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Montevideo, July 18th 2018 - 08:47 UTC

Falklands' national identity research triggered by years of Kirchner governments

Friday, January 5th 2018 - 07:34 UTC
Full article 121 comments
Falklands national identity has become of more interest in recent years, both in the Islands and elsewhere in the world. Falklands national identity has become of more interest in recent years, both in the Islands and elsewhere in the world.
Under the long years of Kirchner regimes in Argentina, the official line rejected point blank that there was really such thing as a Falkland Islander. Under the long years of Kirchner regimes in Argentina, the official line rejected point blank that there was really such thing as a Falkland Islander.
Falkland residents were considered “an implanted population of English people” who really do not need to be consulted about their future Falkland residents were considered “an implanted population of English people” who really do not need to be consulted about their future

Students of national identities will recall that throughout the long years of the Kirchner regimes in Argentina, and despite all historical evidence to the contrary, that country’s foreign ministers, ambassadors and even its presidents were adamant that there was really no such thing as a Falkland Islander.

 According to them, we Falkland residents are “an implanted population of English people” who really do not need to be consulted about the future of our own home any more than the population of Reading, Solihull or any other English town you care to mention.

It is almost certainly because of such ludicrous assertions that the topic of what constitutes the Falklands national identity has become of more interest in recent years, both here and elsewhere in the world.

One of those interested is Benjamin Sommerville.

Benjamin may be remembered by some Stanley residents, including former class mates, because he lived in Stanley between 2005 and 2008, when his parents worked for the Health Department. His father was an engineer at KEMH and his mother was a district nurse.

Now 21 years of age and a final year history student at Loughborough University, Benjamin has chosen Nationalism and National Identity in the Falklands as the subject of his final dissertation and is looking for help in achieving this.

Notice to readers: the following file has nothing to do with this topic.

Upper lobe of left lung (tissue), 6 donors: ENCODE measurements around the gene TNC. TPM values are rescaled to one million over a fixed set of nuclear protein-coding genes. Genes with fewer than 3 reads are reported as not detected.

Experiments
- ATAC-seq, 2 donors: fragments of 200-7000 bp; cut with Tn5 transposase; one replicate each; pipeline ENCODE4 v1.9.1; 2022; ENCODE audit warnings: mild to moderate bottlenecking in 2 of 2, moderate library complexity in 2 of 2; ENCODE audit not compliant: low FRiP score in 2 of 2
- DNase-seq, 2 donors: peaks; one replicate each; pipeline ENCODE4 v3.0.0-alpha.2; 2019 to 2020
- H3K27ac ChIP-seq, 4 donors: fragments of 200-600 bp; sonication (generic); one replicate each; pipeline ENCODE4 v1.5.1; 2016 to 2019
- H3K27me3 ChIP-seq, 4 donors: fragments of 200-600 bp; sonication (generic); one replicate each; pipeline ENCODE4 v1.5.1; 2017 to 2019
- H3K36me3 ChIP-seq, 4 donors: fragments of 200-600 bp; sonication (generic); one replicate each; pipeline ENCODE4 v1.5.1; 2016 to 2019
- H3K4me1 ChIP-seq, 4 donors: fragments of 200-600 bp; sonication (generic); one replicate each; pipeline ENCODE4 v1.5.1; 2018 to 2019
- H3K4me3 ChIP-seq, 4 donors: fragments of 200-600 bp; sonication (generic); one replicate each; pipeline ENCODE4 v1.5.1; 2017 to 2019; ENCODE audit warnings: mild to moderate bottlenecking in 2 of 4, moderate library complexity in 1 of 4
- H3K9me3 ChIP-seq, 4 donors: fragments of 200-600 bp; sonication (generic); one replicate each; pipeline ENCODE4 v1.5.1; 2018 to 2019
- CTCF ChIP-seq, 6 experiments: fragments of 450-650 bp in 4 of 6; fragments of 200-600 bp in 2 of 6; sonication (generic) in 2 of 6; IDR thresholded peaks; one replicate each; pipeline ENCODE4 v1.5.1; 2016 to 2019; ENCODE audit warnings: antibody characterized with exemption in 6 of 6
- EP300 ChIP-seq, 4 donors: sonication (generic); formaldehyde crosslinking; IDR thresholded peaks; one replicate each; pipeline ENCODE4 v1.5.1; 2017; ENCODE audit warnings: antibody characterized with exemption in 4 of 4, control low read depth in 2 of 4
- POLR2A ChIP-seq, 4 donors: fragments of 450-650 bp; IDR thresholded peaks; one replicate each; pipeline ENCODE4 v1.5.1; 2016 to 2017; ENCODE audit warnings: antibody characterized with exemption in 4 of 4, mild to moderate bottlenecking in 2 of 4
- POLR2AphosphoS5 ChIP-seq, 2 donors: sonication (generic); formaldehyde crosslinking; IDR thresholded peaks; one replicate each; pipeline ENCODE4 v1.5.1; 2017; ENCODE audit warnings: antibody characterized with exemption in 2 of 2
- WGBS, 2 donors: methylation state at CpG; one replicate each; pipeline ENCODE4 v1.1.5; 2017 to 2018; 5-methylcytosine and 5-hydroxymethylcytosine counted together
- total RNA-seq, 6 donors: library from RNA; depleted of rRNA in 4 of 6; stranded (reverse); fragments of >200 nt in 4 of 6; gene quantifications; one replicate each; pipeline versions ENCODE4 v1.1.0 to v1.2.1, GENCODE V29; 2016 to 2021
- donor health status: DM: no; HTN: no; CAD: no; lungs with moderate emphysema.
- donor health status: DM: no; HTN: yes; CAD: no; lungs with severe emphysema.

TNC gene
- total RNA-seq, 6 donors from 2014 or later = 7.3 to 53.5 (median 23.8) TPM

Among the tools that Benjamin hopes to use, possibly with the help of Penguin News, or maybe through social media, is some kind of questionnaire or survey which will deal with subjects as diverse as cooking, leisure and entertainment activities as well as other matters connected with what he calls ‘Nationalism in Practice.’

In a letter to Penguin News outlining his hopes, Benjamin explains, “a dissertation is only as good as its primary sources and research, and in my case, my primary sources are the people of the Falkland Islands. Their history, experiences and connections with the Falkland Islands over time will be a crucial part of my case study.”

He goes on, “My overall aim is to provide a valuable and engaging contribution to the history of the Falkland Islands and to allow the people of the Islands (and those with past connections to it) to be actively involved in this process. Without getting ahead of myself, I really hope that I can have the final product published in some way so that it can be shared with as many people on the Islands as possible.”

It is expected that as Benjamin’s plans are developed Penguin News will provide more details of how people in the Islands will be able to participate in his study. In the meantime, should anyone wish to contact him directly, his email address is as follows: b.p.sommerville-15@student.lboro.ac.uk. (Penguin News).

Categories: Politics, Falkland Islands.

Top Comments

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  • EscoSesDoidao

    How much of Argentina's population is implanted then? (apart from nearly all)

    Jan 05th, 2018 - 11:47 am +8
  • viejopatagon

    In 1885 a chilean warship appeared in Puerto Santa Cruz in Santa Cruz, Patagonia and claimed that it was part of Chile. The Argentine government was totally unable to protect Patagonia: They had indian “malones” (invasions) in Azul and Pergamino, barely 250 kilometers of Buenos Aires and no military capacity to protect even that close. So they reasoned: ”The English have troops and five warships on the Falklands. We'll reclute English settlers for Patagonia and if the Chileans come and bother them, the British will send their ships and troops to protect their citizens. So the first governor of Santa Cruz territory, Moyano went to the Falklands and offered free land to whomever wanted to move to Santa Cruz. My great grandfather was one of those who accepted the offer. That is how my family and most of the other Scottish settlers came to Santa Cruz.

    But here is the point: By going to the Falklands and recruiting settlers the Argentine government there because there were English troops the Argentine recognized that the Falklands were British.

    Jan 05th, 2018 - 02:08 pm +7
  • Islander1

    Escoces- About 70% of their 40plus million are “implants”-their own word!!
    And:
    The original Argentine Implants - forced the local Indigenous peoples off their homelands - and later waged a war of genocide against the southern ones.

    Never were any indigenous folks here to displace - and as Argentine Naval records of 1833 show- that apart from the militia and their families who were ordered out - the only civilians who left in 1833 were those who wanted to- the others ALL volunteered to stay on here and accept British rule.

    Funny how successive Argentine Governments always Lie to others - and to their own people! They have lied so much and for so long - that even their Governments now believe their own Lies!

    Jan 05th, 2018 - 12:18 pm +6
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